Radical Changes Coming To American Flagship Lounges

Filed Under: American

American’s Flagship Lounges are their equivalent of international first class lounges, with locations in Chicago, London, Los Angeles, and New York.

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American’s Flagship Lounge LAX

The following passengers get access to these lounges:

  • Passengers traveling in oneworld longhaul international first class same day
  • Passengers traveling in first class on American’s A321 between New York and Los Angeles/San Francisco
  • American Executive Platinum members traveling on a longhaul international itinerary, regardless of the class of service
  • All non-American AAdvantage oneworld Emerald members traveling on any oneworld flight, even if it’s domestic

American is in the process of significantly reducing the number of international first class seats they have in their fleet, as they’re reconfiguring their 777-200s without a first class cabin. That means American’s fleet of 47 777-200s will go from having 16 first class seats each to having no first class seats. That leaves only their much smaller 777-300 fleet with a first class cabin, consisting of just eight first class seats per plane.

American’s 777-300ER first class

American has been investing in their product lately, and as part of that they’ve announced some radical changes to their Flagship Lounges.

Here’s a video highlighting some of the changes:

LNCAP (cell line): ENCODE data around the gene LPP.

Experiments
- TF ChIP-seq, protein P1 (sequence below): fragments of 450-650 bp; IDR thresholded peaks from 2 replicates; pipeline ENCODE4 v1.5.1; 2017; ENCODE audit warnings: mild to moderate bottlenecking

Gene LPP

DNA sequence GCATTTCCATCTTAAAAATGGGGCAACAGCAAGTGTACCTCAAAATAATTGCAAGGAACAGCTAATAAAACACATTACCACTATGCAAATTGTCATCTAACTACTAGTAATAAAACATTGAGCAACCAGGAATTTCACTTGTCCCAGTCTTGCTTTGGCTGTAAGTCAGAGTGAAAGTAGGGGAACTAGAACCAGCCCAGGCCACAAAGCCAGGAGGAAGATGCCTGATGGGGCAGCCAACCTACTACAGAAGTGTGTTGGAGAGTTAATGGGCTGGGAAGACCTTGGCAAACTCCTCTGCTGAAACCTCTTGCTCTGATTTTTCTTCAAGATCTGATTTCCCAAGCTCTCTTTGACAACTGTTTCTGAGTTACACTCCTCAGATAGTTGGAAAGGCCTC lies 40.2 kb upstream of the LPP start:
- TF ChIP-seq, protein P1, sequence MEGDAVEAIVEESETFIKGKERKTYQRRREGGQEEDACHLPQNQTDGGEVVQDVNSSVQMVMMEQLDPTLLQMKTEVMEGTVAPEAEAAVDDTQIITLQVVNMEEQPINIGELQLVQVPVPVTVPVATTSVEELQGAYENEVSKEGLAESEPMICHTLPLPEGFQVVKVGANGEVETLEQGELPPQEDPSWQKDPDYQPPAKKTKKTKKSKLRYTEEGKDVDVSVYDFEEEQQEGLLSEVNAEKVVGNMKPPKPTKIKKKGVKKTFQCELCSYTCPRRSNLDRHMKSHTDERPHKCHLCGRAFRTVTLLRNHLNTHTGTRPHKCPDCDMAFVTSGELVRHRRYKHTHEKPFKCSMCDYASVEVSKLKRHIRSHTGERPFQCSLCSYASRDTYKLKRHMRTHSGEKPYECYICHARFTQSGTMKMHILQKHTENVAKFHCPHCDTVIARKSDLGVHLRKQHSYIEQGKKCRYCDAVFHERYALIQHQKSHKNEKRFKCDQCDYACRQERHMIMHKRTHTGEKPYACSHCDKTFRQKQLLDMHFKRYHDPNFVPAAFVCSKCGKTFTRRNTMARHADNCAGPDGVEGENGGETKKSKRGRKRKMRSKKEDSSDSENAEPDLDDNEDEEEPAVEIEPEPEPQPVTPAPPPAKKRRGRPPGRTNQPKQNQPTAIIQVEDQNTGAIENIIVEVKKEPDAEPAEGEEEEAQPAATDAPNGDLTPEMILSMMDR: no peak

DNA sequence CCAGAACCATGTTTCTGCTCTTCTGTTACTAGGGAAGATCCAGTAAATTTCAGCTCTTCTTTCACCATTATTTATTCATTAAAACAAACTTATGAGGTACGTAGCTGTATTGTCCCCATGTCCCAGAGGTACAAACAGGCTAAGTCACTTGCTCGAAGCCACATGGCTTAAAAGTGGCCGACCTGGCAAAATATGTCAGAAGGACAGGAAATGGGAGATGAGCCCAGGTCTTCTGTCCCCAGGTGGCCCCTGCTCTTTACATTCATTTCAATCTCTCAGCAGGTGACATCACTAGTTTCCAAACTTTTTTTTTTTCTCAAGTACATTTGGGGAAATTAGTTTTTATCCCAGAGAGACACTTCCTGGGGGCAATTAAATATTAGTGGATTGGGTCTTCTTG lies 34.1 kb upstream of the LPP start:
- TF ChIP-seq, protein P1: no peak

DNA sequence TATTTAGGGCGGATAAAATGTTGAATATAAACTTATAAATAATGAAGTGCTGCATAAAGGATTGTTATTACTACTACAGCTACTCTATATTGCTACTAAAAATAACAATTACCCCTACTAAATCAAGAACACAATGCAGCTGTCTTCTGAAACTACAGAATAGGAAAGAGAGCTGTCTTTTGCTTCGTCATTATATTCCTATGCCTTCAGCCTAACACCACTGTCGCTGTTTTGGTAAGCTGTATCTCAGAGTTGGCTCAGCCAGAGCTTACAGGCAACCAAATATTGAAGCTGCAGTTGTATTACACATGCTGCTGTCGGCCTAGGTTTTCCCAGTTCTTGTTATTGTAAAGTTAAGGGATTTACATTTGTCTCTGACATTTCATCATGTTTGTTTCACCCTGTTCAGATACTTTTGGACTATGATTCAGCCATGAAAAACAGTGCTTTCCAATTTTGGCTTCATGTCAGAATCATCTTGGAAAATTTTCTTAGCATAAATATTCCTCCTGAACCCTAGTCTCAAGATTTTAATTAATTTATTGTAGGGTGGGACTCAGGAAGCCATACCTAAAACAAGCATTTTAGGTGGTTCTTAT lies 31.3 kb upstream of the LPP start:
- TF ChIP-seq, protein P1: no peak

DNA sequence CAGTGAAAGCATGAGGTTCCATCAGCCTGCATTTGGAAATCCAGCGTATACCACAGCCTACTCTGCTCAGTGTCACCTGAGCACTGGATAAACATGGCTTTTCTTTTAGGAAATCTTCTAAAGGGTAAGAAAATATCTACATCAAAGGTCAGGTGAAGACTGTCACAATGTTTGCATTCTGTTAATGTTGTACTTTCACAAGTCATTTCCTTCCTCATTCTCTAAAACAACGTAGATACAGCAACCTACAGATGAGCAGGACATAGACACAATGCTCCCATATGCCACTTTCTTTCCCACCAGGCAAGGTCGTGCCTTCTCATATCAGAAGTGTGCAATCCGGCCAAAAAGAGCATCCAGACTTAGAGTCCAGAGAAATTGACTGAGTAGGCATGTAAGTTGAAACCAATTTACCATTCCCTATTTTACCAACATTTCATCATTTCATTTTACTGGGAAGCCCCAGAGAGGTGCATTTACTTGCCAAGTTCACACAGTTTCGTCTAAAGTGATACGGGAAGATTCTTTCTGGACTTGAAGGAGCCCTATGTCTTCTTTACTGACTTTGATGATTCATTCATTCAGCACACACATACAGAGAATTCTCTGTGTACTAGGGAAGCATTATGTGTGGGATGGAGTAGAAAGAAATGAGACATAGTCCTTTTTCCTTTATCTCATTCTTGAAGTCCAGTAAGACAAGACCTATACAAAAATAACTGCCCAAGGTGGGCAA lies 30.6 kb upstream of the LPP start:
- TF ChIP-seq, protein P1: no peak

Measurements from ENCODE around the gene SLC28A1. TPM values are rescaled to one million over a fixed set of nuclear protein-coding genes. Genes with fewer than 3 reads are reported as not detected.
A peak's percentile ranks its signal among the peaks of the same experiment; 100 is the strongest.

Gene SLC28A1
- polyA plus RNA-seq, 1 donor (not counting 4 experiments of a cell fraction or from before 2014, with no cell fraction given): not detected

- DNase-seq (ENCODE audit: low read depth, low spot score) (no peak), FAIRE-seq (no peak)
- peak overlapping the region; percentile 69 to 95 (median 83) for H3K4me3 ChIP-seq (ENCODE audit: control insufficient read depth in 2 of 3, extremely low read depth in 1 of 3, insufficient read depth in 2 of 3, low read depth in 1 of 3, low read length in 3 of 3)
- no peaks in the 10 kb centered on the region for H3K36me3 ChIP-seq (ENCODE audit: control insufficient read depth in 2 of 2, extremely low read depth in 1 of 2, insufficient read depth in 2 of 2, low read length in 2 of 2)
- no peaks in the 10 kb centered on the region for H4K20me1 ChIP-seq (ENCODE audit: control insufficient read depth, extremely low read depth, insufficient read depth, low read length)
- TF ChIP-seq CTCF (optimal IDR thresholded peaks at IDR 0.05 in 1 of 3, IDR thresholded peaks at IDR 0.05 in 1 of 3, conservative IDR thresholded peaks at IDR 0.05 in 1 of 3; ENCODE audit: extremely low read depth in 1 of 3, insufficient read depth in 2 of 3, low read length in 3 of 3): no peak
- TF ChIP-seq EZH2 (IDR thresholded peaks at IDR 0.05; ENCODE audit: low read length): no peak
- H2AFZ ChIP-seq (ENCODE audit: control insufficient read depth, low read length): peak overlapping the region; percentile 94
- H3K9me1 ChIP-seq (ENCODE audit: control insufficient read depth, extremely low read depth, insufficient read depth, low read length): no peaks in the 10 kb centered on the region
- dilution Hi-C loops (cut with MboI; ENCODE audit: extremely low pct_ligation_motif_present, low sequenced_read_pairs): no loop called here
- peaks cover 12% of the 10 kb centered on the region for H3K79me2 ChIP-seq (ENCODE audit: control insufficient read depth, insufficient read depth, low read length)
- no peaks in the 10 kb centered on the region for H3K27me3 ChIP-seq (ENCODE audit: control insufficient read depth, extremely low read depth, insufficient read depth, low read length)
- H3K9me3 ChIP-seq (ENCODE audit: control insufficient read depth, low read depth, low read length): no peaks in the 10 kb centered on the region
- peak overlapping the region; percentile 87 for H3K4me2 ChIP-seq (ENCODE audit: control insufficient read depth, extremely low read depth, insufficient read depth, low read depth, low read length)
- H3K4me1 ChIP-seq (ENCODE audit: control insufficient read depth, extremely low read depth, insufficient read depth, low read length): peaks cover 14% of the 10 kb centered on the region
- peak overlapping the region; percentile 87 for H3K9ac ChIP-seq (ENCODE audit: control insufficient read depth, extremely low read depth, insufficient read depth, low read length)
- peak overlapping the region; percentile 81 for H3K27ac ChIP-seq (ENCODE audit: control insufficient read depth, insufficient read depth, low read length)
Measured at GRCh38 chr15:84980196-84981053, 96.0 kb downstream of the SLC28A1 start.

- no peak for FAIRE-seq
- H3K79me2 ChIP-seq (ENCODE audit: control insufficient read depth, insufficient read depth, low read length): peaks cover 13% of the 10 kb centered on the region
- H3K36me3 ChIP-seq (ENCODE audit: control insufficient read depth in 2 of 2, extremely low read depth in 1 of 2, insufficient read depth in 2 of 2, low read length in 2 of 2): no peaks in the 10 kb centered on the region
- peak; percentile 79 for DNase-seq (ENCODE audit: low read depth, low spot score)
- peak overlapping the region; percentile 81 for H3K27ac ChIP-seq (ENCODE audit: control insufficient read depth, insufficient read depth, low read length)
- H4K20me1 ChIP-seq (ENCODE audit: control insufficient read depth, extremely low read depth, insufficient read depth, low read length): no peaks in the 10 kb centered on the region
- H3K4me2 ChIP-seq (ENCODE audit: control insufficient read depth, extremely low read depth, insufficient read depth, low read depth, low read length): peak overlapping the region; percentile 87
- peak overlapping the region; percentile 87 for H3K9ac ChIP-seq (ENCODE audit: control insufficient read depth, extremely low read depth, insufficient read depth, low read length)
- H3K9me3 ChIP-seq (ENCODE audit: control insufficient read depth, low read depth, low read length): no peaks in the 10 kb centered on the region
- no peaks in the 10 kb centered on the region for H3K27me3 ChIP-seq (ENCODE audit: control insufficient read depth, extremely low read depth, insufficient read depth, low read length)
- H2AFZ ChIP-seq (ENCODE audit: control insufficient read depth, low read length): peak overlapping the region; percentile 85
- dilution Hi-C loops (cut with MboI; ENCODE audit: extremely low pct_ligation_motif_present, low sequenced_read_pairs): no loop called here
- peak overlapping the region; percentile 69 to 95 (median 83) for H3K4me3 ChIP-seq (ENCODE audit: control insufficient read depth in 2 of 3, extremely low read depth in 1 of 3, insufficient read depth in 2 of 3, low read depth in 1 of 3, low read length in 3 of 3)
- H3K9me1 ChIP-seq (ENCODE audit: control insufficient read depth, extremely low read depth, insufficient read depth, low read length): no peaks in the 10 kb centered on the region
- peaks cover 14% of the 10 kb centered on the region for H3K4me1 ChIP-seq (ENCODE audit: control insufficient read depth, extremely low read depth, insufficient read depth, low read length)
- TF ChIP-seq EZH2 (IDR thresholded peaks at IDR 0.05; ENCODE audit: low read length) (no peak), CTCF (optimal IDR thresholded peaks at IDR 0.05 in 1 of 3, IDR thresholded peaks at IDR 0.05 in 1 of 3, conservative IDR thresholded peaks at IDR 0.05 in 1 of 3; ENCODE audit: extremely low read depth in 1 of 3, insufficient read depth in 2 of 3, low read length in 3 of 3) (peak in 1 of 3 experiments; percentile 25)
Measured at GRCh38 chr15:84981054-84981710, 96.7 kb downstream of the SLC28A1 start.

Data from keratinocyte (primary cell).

American is expanding and renovating Flagship Lounges

As mentioned above, right now American has Flagship Lounges in Chicago, London, Los Angeles, and New York.

To start, American will be renovating and expanding their Flagship Lounges in Chicago, Los Angeles, and New York. Beyond that, American is also adding Flagship Lounges in Dallas, Miami, and Philadelphia. That’s fantastic news, given what big hubs those are.

Dallas and Miami both used to have Flagship Lounges, though over the years they were cut, so it’s nice to see them being brought back. There’s not an exact timeline on when those will open, though. Come to think of it, they’ve been talking about reopening the Flagship Lounge for as long as I can remember.

The renovations are long overdue, as the decor in the Flagship Lounges was getting tired.

Rendering of a renovated Flagship Lounge

American is expanding Flagship Dining

A couple of months ago American opened a Flagship Dining facility inside the DFW Admirals Club, which eligible international passengers had access to. It was apparently meant as a test, given that American didn’t have enough space to build a whole Flagship Lounge.

The concept was that you can hang out in the Admirals Club, and then if you want to eat something you can go to the dining area.

However, the selection looked rather abysmal, as they were’t offering true meals, but rather things like hummus and dip, veggies, etc. It was basically a bigger buffet full of Admirals Club snacks.

American’s Flagship Dining DFW

American will be expanding upon and improving the Flagship Dining concept starting early next year. Here’s how it’s described:

Scheduled to open in early 2017, the Flagship Dining experience will debut at JFK, offering complimentary, full-service tableside dining with seasonal menus. Fresh, locally-sourced ingredients will be curated by a New York-based Executive Chef.

Throughout 2017, Flagship Dining will be introduced at gateway cities that deliver American’s award-winning international three-class service on its Boeing 777-300ER – DFW, LAX and MIA. While Flagship Dining will provide the same personalized service, each location will reflect the personal flavors of its own Executive Chef.

“We want our customers to have a luxurious escape no matter the reason for their trip,” said Fernand Fernandez, American’s vice president – Global Marketing. “Our goal is to deliver chef-driven creations and local flavors, giving customers a five-star restaurant experience when they travel. The only thing left to do is board the plane.”